Results: Cumulative risks of cancer, CVD and death in twins did not differ from singletons of families with twins, who in turn were found to be similar to singletons of families without twins. As could be expected from these findings, no differences in risks were found when twins were compared with singletons of the population.

Conclusions: Despite their adverse intrauterine experience, twins do not seem to fare worse than singletons with respect to adult morbidity and mortality. The findings indicate that the unique experience of twinning does not lead to adverse long-term health outcomes.
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http://dx.doi.org/10.1093/ije/dys067DOI Listing
August 2012

Cohort profile: The peri/post-natal epigenetic twins study.

Int J Epidemiol 2012 Feb 3;41(1):55-61. Epub 2011 Oct 3.

Cancer and Disease Epigenetics Group, Murdoch Childrens Research Institute, Royal Children's Hospital, Parkville, Victoria, Australia.

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http://dx.doi.org/10.1093/ije/dyr140DOI Listing
February 2012

Vitamin D insufficiency is associated with impaired vascular endothelial and smooth muscle function and hypertension in young rats.

J Physiol 2011 Oct 1;589(Pt 19):4777-86. Epub 2011 Aug 1.

Department of Physiology, Monash University, Victoria 3800, Australia.

Increasing evidence links vitamin D deficiency and cardiovascular dysfunction in human adults. There is a worldwide increase in the prevalence of vitamin D deficiency in women of reproductive age, particularly dark-skinned and/or veiled women and their infants. We used a rat model to determine the functional impact of vitamin D deficiency during intra uterine and early life on resistance artery reactivity and blood pressure in the offspring as young adults. Rat dams were maintained on vitamin D deficient or replete chow before and during pregnancy and lactation. The offspring were maintained on the same chow until studied at 7-8 weeks of age. Conscious blood pressure was measured. Endothelial and smooth muscle function were tested in mesenteric arteries on a pressure myograph. Vitamin D deficient male and female offspring had a 10-fold lower serum 25-hydroxyvitamin D (P < 0.0001) and markedly elevated blood pressures (11-20 mmHg, P < 0.001) and heart rates (21-40 beats min(-1), P < 0.02) than control fed offspring. Serum calcium was unchanged. Mesenteric artery myogenic tone was doubled in vitamin D deficiency. Endothelium-derived nitric oxide-evoked dilation was halved in arteries from vitamin D deficient males and dioestrous females. Dilation attributed to endothelium-derived hyperpolarizing factor was all but abolished in vitamin D deficient oestrous females. Nitroprusside-evoked dilation was unaltered in arteries from males, but was markedly reduced in vessels of vitamin D deplete females. In conclusion, early life vitamin D deficiency is associated with endothelial vasodilator dysfunction, and this is likely to contribute to the accompanying elevation in blood pressure and an increased cardiovascular disease risk.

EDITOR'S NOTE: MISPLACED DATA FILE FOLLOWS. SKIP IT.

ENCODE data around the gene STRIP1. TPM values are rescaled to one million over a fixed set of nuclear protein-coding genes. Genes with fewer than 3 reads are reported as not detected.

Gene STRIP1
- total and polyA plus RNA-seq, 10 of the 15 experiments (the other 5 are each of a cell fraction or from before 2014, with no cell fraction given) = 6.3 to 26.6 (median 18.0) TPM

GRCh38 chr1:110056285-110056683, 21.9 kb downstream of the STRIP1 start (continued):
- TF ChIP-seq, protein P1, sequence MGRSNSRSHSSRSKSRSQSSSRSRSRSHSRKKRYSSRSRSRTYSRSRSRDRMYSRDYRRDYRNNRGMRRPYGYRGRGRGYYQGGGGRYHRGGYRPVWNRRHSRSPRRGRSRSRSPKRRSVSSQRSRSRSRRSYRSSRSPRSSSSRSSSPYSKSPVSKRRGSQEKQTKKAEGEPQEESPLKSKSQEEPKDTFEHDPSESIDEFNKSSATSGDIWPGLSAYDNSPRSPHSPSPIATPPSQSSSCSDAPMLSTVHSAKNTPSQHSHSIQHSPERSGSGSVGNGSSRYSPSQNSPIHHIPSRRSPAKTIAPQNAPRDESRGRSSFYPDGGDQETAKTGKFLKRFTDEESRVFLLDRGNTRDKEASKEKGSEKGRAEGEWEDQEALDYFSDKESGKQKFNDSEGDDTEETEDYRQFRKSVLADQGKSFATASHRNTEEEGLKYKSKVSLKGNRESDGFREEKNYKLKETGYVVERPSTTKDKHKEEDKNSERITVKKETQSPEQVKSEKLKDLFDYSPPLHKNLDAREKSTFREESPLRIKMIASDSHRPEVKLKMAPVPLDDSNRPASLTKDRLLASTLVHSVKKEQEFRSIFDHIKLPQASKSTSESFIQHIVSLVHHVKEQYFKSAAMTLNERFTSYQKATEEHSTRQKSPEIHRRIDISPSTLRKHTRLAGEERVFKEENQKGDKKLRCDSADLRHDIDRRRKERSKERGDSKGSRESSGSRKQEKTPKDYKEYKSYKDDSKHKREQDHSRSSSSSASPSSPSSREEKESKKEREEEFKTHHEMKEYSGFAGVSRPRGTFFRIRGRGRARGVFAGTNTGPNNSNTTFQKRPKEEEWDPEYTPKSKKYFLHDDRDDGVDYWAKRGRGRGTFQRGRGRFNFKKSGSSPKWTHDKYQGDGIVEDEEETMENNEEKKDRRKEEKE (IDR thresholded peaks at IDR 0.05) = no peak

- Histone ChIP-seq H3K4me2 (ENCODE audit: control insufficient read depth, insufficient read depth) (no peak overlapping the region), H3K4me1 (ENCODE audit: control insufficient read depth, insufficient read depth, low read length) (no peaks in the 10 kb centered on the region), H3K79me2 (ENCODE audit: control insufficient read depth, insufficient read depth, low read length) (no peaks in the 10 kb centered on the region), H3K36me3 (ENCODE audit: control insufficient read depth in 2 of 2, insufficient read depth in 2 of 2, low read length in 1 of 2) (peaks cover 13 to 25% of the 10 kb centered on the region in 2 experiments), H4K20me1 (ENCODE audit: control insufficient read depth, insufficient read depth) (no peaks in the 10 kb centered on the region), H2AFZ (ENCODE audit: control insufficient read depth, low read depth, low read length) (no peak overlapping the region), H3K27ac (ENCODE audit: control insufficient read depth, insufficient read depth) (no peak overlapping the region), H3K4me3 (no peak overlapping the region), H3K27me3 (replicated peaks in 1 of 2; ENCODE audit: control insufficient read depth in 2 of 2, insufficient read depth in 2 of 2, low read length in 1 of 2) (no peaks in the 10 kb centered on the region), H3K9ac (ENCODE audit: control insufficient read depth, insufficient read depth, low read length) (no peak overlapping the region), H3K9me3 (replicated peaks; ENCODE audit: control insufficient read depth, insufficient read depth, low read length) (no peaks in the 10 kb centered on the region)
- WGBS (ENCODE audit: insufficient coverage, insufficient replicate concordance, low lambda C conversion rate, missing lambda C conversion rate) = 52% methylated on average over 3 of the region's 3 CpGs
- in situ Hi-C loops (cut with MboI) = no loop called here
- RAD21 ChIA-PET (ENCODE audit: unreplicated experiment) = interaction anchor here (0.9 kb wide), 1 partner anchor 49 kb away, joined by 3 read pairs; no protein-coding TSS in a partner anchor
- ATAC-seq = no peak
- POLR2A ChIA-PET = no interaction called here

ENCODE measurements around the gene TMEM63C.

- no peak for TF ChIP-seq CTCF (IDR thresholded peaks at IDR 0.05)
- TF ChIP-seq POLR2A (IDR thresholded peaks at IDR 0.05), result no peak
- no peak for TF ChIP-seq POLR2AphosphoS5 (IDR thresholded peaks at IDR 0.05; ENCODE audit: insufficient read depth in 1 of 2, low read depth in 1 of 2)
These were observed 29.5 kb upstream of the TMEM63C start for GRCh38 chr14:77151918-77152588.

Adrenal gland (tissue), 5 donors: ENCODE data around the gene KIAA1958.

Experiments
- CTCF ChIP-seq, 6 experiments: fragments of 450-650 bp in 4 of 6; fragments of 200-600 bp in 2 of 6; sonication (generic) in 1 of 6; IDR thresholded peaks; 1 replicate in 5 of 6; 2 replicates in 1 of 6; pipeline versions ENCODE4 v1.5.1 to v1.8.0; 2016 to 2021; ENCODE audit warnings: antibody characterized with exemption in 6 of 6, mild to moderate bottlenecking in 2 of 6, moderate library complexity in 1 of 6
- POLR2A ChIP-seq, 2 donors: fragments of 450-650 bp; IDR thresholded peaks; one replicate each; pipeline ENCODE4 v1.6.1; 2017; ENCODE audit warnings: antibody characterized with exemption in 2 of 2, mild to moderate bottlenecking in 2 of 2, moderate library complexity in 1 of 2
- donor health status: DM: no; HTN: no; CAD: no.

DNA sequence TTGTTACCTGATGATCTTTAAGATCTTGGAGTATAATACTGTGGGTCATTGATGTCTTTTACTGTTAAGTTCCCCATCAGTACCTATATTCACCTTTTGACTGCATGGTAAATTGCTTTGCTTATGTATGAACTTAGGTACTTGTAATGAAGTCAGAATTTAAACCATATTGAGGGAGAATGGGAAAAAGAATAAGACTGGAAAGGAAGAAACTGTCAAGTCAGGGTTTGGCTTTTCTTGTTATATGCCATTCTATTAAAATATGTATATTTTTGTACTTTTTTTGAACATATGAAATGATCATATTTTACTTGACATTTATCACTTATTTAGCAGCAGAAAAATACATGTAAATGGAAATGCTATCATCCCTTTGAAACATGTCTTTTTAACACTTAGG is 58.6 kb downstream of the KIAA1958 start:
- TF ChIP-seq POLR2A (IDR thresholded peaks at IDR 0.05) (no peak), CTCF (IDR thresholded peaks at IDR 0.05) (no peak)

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http://dx.doi.org/10.1113/jphysiol.2011.214726DOI Listing
http://www.ncbi.nlm.nih.gov/pmc/articles/PMC3213423PMC
October 2011

Expression discordance of monozygotic twins at birth: effect of intrauterine environment and a possible mechanism for fetal programming.

Epigenetics 2011 May 1;6(5):579-92. Epub 2011 May 1.

Bioinformatics Unit, University of Helsinki, Finland.

Within-pair comparison of monozygotic (MZ) twins provides an ideal model for studying factors that regulate epigenetic profile, by controlling for genetic variation. Previous reports have demonstrated epigenetic variability within MZ pairs, but the contribution of early life exposures to this variation remains unclear. As epigenetic marks govern gene expression, we have used gene expression discordance as a proxy measure of epigenetic discordance in MZ twins at birth in two cell types. We found strong evidence of expression discordance at birth in both cell types and some evidence for higher discordance in twin pairs with separate placentas. Genes previously defined as being involved in response to the external environment showed the most variable expression within pairs, independent of cell type, supporting the idea that even slight differences in intrauterine environment can influence expression profile. Focusing on birthweight, previously identified as a predisposing factor for cardiovascular, metabolic and other complex diseases, and using a statistical model that estimated association based on within-pair variation of expression and birthweight, we found some association between birthweight and expression of genes involved in metabolism and cardiovascular function. This study is the first to examine expression discordance in newborn twins. It provides evidence of a link between birthweight and activity of specific cellular pathways and, as evidence points to gene expression profiles being maintained through cell division by epigenetic factors, provides a plausible biological mechanism for the previously described link between low birthweight and increased risk of later complex disease.
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http://dx.doi.org/10.4161/epi.6.5.15072DOI Listing
May 2011

Birthweight and mortality in adulthood: a systematic review and meta-analysis.

Int J Epidemiol 2011 Jun 15;40(3):647-61. Epub 2011 Feb 15.

Department of Public Health, Norwegian University of Science and Technology, Trondheim, Norway.

Background: Small birth size may be associated with increased risk of cardiovascular diseases (CVD), whereas large birth size may predict increased risk of obesity and some cancers. The net effect of birth size on long-term mortality has only been assessed in individual studies, with conflicting results.